Let's get to know Ella...

Hometown: Big Rapids, Michigan

Major/Minor: Sociology Major


What inspired you to major in Sociology?

Several factors influenced my decision to major in Sociology. When I was in high school, I completed several dual enrollment courses, including Introductory Sociology. My professor and the class were truly unique, and fundamentally shifted my academic perspective. For the first time, I felt like I was becoming an integrated student and person. Learning about Sociology felt like re-learning my native language, and it provided me with a lens through which I could finally articulate and explain the origins of my scholarly interests. Specifically, Sociology made (and makes) it feel possible to dismantle even the most legitimate-seeming structures of power in our society, and reimagine their purpose and function to create a better future.


What classes have you most enjoyed?

SOC 346 Sociology of the Body (Dr. Paige Sweet), and SOC 498 Senior Honors Thesis Proposal Writing (Dr. Maggie Frye) have definitely been my favorites thus far! Sociology of the Body with Dr. Sweet changed my life, and made me realize what I am interested in studying through my thesis project! Dr. Frye's support throughout the senior honors thesis course sequence, and especially when we started together in SOC 498 (Proposal Writing) has been incredible. Both of these classes have challenged me to grow as a student, writer, and critical scholar in general; giving me the tools to test the boundaries of my own abilities and understanding through sociological thought. 


Have you participated in undergraduate research, fieldwork, or an internship experience?

Yes! During the Fall 2022 semester, I started working for PhD Candidate Erin McAuliffe on her dissertation entitled, "Interpreting the “Best Interest” of the Child: Refuge-Seeking Youth at the Intersection of Immigration and Child Welfare." Over the past year, I've had several opportunities to meaningfully contribute to the project as a research assistant. I have helped with data analysis, crafted theoretical conceptualizations, resolved methodological challenges, and so much more. Not only have I learned an incredible amount about the substantive sociological issues related to the project itself (i.e. immigration policy, state and federal judicial procedure, public policy, child welfare, etc.), but Erin has also taught me so much about the empirical process-- which has helped immensely with my own research!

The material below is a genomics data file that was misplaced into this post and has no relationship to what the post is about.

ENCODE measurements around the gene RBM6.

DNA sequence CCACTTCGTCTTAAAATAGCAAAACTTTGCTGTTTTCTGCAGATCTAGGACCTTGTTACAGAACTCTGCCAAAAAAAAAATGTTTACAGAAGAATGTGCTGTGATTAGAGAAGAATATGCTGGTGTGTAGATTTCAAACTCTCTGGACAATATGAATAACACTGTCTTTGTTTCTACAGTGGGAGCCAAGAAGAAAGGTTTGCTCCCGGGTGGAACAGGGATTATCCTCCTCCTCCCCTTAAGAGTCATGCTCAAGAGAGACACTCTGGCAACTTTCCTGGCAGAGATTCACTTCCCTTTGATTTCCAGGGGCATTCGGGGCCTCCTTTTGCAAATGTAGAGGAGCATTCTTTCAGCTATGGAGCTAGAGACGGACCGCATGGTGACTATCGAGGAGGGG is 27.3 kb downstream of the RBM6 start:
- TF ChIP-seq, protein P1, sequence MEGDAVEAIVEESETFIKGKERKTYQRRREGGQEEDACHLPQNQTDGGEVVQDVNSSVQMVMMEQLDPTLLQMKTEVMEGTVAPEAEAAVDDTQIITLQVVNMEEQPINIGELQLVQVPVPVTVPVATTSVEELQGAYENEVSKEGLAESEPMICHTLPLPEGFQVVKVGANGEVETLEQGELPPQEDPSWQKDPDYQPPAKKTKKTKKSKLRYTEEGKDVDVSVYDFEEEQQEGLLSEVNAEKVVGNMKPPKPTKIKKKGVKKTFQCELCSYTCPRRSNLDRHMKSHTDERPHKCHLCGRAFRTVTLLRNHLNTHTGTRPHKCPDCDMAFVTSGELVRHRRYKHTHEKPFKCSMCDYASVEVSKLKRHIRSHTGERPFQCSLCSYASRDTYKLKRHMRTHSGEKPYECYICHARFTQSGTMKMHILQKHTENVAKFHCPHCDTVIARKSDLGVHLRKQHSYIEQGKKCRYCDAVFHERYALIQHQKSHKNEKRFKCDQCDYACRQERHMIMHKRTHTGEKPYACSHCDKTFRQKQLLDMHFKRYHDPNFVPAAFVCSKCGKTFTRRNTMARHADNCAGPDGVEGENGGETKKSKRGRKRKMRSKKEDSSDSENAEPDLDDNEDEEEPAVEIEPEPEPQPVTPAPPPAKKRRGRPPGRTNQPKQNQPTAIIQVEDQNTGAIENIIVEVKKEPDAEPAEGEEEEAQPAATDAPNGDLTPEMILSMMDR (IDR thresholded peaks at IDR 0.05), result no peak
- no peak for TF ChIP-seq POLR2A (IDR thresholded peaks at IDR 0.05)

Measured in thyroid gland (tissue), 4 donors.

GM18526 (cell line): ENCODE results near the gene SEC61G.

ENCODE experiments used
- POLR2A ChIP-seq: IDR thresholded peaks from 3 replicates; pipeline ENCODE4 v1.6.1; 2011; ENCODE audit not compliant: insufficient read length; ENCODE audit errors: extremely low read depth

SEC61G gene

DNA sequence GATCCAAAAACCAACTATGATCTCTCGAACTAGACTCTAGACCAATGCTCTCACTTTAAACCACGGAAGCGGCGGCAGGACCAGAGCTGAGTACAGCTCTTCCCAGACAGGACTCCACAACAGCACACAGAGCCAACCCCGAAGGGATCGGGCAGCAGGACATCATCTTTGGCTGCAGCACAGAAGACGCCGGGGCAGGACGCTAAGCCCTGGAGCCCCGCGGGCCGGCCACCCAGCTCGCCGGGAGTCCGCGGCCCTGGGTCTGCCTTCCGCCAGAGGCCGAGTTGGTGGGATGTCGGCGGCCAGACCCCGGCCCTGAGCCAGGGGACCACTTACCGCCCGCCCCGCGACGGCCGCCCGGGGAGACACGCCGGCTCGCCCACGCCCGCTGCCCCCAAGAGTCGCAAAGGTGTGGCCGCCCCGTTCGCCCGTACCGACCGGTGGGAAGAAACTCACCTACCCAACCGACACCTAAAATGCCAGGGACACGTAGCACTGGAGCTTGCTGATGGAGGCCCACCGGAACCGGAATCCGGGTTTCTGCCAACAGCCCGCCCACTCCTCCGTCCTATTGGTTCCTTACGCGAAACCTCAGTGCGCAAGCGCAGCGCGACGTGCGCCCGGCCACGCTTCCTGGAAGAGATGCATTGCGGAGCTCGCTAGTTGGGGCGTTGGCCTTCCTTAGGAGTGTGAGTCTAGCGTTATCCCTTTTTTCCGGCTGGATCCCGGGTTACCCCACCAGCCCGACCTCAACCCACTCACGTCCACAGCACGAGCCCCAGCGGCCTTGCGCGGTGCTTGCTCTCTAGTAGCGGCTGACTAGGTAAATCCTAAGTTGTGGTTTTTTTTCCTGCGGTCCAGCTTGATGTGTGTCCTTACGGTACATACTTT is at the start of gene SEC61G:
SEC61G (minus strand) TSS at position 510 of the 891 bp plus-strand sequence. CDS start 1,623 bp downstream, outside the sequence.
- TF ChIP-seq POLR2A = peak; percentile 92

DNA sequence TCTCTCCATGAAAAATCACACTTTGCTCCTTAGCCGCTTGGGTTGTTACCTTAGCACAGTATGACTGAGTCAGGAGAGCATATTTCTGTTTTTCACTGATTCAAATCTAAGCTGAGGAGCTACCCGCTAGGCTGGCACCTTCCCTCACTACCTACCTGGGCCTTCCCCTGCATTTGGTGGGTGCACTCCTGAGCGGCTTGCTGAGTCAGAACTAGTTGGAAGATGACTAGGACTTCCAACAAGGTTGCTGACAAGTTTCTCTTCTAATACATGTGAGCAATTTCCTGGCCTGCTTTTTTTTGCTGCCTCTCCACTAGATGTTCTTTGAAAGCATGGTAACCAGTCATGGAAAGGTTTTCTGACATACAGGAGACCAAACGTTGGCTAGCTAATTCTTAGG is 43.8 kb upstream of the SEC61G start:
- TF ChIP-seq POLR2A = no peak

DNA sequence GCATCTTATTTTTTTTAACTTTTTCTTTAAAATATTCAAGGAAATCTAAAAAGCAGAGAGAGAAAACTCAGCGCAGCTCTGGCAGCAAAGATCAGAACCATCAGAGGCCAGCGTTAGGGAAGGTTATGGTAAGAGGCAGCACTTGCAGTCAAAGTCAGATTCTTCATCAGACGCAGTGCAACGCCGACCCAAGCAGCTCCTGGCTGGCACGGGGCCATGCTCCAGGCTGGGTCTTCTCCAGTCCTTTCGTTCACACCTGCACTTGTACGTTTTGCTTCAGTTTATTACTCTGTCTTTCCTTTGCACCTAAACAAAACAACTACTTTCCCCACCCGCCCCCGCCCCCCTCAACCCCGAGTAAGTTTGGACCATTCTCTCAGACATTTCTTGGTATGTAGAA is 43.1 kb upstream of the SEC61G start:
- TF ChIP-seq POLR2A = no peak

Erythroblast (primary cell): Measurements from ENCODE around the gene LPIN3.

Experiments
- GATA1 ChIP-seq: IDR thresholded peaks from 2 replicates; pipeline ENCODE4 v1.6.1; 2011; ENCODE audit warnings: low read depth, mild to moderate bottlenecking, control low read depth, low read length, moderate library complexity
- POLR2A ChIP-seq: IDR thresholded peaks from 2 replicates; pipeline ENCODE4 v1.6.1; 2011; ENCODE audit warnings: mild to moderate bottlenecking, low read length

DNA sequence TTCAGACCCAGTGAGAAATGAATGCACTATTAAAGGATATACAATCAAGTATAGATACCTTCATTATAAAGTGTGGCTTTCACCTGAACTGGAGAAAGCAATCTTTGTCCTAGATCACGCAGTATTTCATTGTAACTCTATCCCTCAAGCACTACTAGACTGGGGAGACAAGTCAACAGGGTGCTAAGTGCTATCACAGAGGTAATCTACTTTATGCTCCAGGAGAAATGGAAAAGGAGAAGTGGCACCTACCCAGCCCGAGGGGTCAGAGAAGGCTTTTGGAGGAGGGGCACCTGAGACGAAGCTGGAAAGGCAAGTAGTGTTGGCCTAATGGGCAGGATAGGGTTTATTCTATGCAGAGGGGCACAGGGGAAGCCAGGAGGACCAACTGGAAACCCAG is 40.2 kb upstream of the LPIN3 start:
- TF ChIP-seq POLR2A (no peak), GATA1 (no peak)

What do you hope to do after graduating from the University of Michigan?

After graduating from Michigan, I hope to attend law school and subsequently or concurrently complete a PhD in Sociology. I believe a JD and PhD in Sociology is a powerful combination that would allow me to affect and advocate for the type of structural, socio-legal change I hope to be a part of in the future. Before this, however, I am going to spend a year working at the law firm where I have been a legal assistant and research clerk during the past two summers, to gain some additional experience before pursuing my JD.


Do you have advice for prospective Soc majors in this moment?

Choose Sociology! The discipline is incredibly diverse, and there is so much room to explore your academic interests-- and discover new ones. Sociology is unique, however, because these interests translate directly into real, substantive action that can change the world. Sociological thought and research provides a framework for asking the questions that matter; empowering you to seek truth in the face of overwhelming power, injustice, and inequality. Sociology not only makes it possible to theorize a better world, but to actually create one, in practice.